Here is an update for our talks at Shadwell and Burnham.
Here is an update for our talks at Shadwell and Burnham.
We are back home and trying too adjust to the normal life. Although I am not sure what is actually normal. To make transition easier we are trying to fit in as much paddling as possible. There is more about it on our SIXKNOTS blog.
But more importantly we are trying to organise few talks about our journey. We had our first talk at CK/MER symposium in France several weeks ago.
Next talks are planed for first weekend in October in Burnham on Crouch and second weekend in October we are going to symposium in Falmouth.
We are also trying to do talk in Shadwell in near future and once the date will be set we will post more details here.
In the meantime you can watch our short video to know what to expect on our talk.
We wanted to say THANK YOU, and an enormous one, to all people who helped with our fundraising effort.
So far everyone who donated helped to raise an amazing £3800.
Both Shadwell Basin Centre and Joshua-Journey are delighted with the number of people who showed interest in their work and needs and who supported them. Thank you, all.
WE ARE RAISING TILL THE END OF AUGUST.
Once we finish, we will put all donators in a hat and make a draw of three who will receive a small prize.
It was 15th of August yesterday. Normal day, unimportant day in our lives. No one we know has a birthday, we did not marry that day. It’s not a national holiday or special day in our country, the weather was normal without extremes. Yet, this day managed to gain its importance.
Yesterday was the day when we came home. With all of our stuff from the circumnavigation, six IKEA bags, precisely, full of sand as we later discovered.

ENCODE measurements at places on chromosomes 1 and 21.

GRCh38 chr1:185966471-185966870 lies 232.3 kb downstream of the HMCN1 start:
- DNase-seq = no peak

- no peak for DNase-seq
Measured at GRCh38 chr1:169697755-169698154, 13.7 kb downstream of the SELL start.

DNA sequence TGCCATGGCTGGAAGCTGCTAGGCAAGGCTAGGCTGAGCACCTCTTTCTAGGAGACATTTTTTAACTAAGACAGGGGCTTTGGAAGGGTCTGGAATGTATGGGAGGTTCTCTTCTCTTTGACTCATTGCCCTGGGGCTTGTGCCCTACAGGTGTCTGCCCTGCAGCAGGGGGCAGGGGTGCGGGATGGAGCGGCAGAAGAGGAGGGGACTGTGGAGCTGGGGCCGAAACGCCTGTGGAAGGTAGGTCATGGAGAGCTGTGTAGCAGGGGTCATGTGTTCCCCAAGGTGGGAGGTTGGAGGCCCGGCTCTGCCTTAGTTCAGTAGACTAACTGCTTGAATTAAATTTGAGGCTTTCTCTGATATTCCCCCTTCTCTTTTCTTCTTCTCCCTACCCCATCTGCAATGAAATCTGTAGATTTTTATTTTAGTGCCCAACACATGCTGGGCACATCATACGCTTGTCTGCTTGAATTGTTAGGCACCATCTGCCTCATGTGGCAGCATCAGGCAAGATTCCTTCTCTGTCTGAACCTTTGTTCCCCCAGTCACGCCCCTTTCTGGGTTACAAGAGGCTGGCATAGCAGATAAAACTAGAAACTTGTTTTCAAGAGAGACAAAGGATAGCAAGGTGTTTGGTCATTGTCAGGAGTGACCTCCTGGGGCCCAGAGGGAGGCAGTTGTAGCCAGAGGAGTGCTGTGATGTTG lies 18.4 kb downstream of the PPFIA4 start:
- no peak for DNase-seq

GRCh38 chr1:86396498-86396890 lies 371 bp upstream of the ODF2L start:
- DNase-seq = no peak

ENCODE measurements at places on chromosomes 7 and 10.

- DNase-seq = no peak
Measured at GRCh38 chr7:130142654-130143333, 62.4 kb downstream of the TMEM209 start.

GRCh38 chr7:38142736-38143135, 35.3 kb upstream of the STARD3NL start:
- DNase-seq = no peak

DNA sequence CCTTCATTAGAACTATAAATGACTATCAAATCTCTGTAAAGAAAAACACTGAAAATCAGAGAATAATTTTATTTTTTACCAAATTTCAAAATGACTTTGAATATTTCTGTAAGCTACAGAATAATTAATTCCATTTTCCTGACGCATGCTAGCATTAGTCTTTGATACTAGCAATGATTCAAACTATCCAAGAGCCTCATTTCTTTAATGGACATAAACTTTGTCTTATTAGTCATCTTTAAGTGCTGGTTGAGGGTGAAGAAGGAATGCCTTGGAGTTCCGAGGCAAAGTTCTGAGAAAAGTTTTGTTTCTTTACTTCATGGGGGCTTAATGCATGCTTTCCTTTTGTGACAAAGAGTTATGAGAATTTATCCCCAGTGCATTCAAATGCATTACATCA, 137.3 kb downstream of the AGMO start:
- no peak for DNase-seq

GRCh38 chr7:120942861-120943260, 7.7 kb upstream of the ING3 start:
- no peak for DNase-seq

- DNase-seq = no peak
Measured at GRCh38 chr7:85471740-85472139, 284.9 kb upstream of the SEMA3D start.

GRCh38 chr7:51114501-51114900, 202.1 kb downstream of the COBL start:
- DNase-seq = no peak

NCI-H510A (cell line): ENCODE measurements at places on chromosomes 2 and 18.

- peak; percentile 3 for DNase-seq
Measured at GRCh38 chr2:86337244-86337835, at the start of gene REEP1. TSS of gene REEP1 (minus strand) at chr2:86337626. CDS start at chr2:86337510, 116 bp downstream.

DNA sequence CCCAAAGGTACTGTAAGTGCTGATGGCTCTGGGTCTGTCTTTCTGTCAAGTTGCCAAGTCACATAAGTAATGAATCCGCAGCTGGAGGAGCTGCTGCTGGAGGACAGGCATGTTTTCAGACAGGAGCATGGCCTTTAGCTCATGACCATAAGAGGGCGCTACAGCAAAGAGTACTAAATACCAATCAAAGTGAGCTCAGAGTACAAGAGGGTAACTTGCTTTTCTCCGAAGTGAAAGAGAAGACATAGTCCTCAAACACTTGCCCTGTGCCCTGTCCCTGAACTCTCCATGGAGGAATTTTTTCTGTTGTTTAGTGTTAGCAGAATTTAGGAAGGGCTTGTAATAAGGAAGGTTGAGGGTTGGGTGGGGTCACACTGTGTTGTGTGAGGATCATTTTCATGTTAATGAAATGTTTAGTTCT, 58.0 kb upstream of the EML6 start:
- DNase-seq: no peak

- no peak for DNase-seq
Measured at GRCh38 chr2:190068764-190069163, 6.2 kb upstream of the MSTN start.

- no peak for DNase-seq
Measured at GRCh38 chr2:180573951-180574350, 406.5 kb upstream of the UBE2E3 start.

To complete the information I have to add the places where we stayed:
Alastair’s (our friend) – Blackheath, London
Ania’s (my colleague & friend), main bedroom – Stepney, London
Lucka, Terezka, Filip (Michal’s sister & Family) – Liberec, Czech Republic
My family’s cottage – Frenštát pod Rdhoštěm, Czech Republic
Klara & Otto (our friends) – Opava, Czech Republic
Lucka, Terezka, Filip (Michal’s sister & Family) – Liberec, Czech Republic
Ania’s (my colleague & friend), Ella’s bedroom – Stepney, London
And then we moved home!
Today we’re off on holiday to France.
We don’t know the exact distance of how many kilometres of miles, nautical or statute, we done. This wasn’t important to us. The track and goal were clear, to make a full circle, but if it is 200km more or less, really who cares. We had GPS, but only used it for crossings and in fog, it was switched on every hour or two, depending on our need.
We know that the full circle has taken us 119 from Gravesend to Gravesend.
The whole journey lasted for 122 days, exactly four months as we planned, from 1.04. to 31.07. 2012.